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IN THE SUPREME COURT OF APPEALS OF WEST VIRGINIA

September 1999 Term

__________

No. 26425
__________

STATE EX REL. STANLEY M. MYERS,
Petitioner

v.

HONORABLE DAVID H. SANDERS, JUDGE OF THE CIRCUIT
COURT OF BERKELEY COUNTY,
Respondent

__________________________________________________________________

Writ of Prohibition
WRIT DENIED
__________________________________________________________________

Submitted: September 1, 1999
Filed: December 8, 1999

Robert C. Stone, Jr., Esq.                                                                Pamela Jean Games-Neely, Esq.
Martinsburg, West Virginia                                                              Prosecuting Attorney
Attorney for Petitioner                                                                     Berkeley County
                                                                                                      Christopher C. Quasebarth, Esq.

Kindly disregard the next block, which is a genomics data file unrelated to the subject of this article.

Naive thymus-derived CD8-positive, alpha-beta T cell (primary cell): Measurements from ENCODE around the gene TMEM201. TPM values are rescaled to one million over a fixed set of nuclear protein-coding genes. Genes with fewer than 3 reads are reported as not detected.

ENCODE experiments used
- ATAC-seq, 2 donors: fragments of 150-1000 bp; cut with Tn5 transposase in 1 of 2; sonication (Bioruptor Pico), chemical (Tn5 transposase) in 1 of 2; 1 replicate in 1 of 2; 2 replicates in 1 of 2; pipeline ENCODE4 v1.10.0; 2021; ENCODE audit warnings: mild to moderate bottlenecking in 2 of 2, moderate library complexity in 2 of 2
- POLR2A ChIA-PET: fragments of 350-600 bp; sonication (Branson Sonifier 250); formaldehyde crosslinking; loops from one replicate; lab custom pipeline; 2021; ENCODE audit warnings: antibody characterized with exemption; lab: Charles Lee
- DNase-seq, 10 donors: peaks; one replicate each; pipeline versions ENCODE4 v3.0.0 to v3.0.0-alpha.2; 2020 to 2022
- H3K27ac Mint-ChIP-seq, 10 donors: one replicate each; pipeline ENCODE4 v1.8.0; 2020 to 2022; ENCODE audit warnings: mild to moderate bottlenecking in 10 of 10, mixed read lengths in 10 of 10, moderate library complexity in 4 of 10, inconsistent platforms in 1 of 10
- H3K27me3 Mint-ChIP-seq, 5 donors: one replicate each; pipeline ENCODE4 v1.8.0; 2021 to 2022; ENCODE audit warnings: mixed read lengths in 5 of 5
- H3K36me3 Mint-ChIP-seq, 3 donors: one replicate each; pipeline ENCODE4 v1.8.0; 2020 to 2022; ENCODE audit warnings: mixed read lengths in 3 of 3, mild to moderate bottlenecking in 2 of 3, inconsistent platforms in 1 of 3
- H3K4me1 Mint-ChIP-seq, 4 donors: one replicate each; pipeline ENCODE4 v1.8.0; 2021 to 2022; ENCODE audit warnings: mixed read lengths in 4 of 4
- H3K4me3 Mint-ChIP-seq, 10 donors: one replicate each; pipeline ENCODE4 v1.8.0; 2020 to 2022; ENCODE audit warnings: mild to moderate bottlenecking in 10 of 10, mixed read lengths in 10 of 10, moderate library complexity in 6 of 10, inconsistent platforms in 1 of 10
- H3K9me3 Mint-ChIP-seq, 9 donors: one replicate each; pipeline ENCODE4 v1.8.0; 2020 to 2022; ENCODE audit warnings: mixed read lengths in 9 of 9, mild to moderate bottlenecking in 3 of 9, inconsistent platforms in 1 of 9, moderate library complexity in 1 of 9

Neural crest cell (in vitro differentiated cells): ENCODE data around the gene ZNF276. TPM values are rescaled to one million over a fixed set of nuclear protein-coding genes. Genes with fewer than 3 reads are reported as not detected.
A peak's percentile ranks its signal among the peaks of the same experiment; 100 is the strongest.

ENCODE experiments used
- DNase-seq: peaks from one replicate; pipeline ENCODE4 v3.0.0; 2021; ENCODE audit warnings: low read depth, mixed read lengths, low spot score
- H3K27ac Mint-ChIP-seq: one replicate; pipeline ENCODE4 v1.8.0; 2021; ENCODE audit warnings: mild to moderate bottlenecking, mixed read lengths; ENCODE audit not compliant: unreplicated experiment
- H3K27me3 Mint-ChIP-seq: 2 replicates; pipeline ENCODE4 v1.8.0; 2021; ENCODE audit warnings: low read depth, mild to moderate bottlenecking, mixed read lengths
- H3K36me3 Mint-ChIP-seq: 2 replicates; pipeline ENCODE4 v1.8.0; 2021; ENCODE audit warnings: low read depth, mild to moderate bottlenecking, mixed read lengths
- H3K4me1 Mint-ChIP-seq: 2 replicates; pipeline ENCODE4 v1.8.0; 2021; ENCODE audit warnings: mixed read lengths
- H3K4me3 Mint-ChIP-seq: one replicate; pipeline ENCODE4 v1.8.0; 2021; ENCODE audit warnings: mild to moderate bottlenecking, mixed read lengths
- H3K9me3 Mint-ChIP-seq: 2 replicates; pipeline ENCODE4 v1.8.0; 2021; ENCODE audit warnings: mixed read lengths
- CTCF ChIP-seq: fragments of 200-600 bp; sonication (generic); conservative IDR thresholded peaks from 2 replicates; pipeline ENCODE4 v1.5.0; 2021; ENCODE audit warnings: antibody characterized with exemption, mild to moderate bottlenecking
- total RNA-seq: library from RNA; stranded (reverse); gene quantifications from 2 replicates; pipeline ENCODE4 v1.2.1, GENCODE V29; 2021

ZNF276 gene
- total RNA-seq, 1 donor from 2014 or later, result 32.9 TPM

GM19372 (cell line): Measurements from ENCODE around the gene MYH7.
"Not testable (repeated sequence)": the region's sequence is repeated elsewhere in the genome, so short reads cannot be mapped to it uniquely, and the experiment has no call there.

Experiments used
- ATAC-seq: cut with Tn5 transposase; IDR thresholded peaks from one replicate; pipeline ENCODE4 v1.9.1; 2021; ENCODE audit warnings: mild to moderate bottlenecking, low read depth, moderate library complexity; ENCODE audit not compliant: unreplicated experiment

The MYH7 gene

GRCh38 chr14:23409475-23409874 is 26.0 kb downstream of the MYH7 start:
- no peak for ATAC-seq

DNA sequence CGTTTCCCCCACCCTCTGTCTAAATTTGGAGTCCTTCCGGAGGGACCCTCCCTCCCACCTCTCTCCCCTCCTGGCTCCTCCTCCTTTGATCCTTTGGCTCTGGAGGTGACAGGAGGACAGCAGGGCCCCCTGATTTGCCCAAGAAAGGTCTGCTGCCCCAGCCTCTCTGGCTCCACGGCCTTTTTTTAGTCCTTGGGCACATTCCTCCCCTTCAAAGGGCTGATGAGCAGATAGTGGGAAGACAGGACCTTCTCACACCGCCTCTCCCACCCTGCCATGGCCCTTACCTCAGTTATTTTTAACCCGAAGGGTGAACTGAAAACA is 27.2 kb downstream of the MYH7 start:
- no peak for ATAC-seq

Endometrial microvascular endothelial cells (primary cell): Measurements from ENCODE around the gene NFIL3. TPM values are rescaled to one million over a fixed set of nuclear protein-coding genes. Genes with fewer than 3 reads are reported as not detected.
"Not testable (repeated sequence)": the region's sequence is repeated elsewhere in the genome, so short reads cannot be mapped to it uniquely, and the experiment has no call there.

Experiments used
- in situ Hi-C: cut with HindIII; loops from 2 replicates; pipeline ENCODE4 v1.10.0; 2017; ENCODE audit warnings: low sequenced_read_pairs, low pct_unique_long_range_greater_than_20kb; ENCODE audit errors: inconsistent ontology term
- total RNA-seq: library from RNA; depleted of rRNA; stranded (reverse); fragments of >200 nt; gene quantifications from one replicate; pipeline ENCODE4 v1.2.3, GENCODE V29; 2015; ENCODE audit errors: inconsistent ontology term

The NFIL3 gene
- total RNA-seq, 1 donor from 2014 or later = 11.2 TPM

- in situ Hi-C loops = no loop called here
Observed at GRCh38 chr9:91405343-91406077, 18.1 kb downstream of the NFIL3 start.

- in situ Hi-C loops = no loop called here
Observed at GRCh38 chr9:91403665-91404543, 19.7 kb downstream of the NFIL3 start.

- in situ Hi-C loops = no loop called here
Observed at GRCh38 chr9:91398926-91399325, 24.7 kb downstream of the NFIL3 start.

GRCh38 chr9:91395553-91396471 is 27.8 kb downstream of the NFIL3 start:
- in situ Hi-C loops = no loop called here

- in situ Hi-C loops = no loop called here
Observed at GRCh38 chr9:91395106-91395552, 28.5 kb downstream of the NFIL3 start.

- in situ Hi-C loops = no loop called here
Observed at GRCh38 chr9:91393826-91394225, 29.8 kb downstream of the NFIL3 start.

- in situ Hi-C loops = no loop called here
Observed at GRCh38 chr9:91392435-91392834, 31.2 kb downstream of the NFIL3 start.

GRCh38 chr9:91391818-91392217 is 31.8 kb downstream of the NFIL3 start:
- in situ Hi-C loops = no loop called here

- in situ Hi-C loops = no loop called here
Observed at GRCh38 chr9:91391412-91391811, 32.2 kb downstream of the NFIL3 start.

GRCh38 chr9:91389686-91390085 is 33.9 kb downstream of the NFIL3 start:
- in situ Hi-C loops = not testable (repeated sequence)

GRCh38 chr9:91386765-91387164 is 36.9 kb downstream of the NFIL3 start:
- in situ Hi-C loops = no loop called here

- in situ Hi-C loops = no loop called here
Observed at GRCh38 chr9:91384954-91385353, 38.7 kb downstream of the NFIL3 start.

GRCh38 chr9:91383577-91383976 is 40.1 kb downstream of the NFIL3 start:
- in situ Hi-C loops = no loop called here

Assistant Prosecuting Attorney
                                                                                                      Berkeley County
                                                                                                      Martinsburg, West Virginia
                                                                                                      Attorneys for Respondents                         

JUDGE FRED RISOVICH, II, sitting by temporary assignment, delivered the Opinion of the Court.
JUSTICE MAYNARD concurs and reserves the right to file a concurring opinion. 
JUSTICE SCOTT did not participate in the decision of the Court.

SYLLABUS BY THE COURT

        1.    “'Prohibition lies only to restrain inferior courts from proceeding in causes over which they have no jurisdiction, or, in which, having jurisdiction, they are exceeding their legitimate powers and may not be used as a substitute for writ of error, appeal or certiorari.' Syl. pt. 1, Crawford v. Taylor, 138 W.Va. 207, 75 S.E.2d 370 (1953).” Syl. Pt. 2, Cowie v. Roberts, 173 W.Va. 64, 312 S.E.2d 35 (1984).